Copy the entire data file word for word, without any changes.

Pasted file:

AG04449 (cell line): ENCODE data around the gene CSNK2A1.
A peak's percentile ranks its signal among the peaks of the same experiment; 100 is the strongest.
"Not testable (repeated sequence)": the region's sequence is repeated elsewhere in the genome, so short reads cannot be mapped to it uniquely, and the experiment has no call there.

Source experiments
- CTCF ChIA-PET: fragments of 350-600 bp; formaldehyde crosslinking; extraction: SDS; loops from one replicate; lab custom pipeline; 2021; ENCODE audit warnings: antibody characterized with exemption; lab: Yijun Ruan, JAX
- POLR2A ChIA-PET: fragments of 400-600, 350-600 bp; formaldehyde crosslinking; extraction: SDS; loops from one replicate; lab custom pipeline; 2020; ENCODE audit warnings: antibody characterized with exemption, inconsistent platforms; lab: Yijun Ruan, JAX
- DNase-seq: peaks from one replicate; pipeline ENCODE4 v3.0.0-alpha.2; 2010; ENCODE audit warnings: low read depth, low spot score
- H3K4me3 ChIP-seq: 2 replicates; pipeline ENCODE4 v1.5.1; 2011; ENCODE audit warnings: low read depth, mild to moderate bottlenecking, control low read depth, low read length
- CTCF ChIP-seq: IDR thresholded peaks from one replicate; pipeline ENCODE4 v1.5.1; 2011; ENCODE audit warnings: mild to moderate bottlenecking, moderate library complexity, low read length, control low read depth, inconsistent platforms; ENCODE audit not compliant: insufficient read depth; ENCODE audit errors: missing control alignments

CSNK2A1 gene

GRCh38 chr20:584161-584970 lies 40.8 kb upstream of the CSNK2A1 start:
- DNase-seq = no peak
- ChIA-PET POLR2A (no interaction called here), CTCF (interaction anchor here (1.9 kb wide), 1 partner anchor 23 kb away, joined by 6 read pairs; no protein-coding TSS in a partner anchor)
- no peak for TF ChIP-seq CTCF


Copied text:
AG04449 (cell line): ENCODE data around the gene CSNK2A1.
A peak's percentile ranks its signal among the peaks of the same experiment; 100 is the strongest.
"Not testable (repeated sequence)": the region's sequence is repeated elsewhere in the genome, so short reads cannot be mapped to it uniquely, and the experiment has no call there.

Source experiments
- CTCF ChIA-PET: fragments of 350-600 bp; formaldehyde crosslinking; extraction: SDS; loops from one replicate; lab custom pipeline; 2021; ENCODE audit warnings: antibody characterized with exemption; lab: Yijun Ruan, JAX
- POLR2A ChIA-PET: fragments of 400-600, 350-600 bp; formaldehyde crosslinking; extraction: SDS; loops from one replicate; lab custom pipeline; 2020; ENCODE audit warnings: antibody characterized with exemption, inconsistent platforms; lab: Yijun Ruan, JAX
- DNase-seq: peaks from one replicate; pipeline ENCODE4 v3.0.0-alpha.2; 2010; ENCODE audit warnings: low read depth, low spot score
- H3K4me3 ChIP-seq: 2 replicates; pipeline ENCODE4 v1.5.1; 2011; ENCODE audit warnings: low read depth, mild to moderate bottlenecking, control low read depth, low read length
- CTCF ChIP-seq: IDR thresholded peaks from one replicate; pipeline ENCODE4 v1.5.1; 2011; ENCODE audit warnings: mild to moderate bottlenecking, moderate library complexity, low read length, control low read depth, inconsistent platforms; ENCODE audit not compliant: insufficient read depth; ENCODE audit errors: missing control alignments

CSNK2A1 gene

GRCh38 chr20:584161-584970 lies 40.8 kb upstream of the CSNK2A1 start:
- DNase-seq = no peak
- ChIA-PET POLR2A (no interaction called here), CTCF (interaction anchor here (1.9 kb wide), 1 partner anchor 23 kb away, joined by 6 read pairs; no protein-coding TSS in a partner anchor)
- no peak for TF ChIP-seq CTCF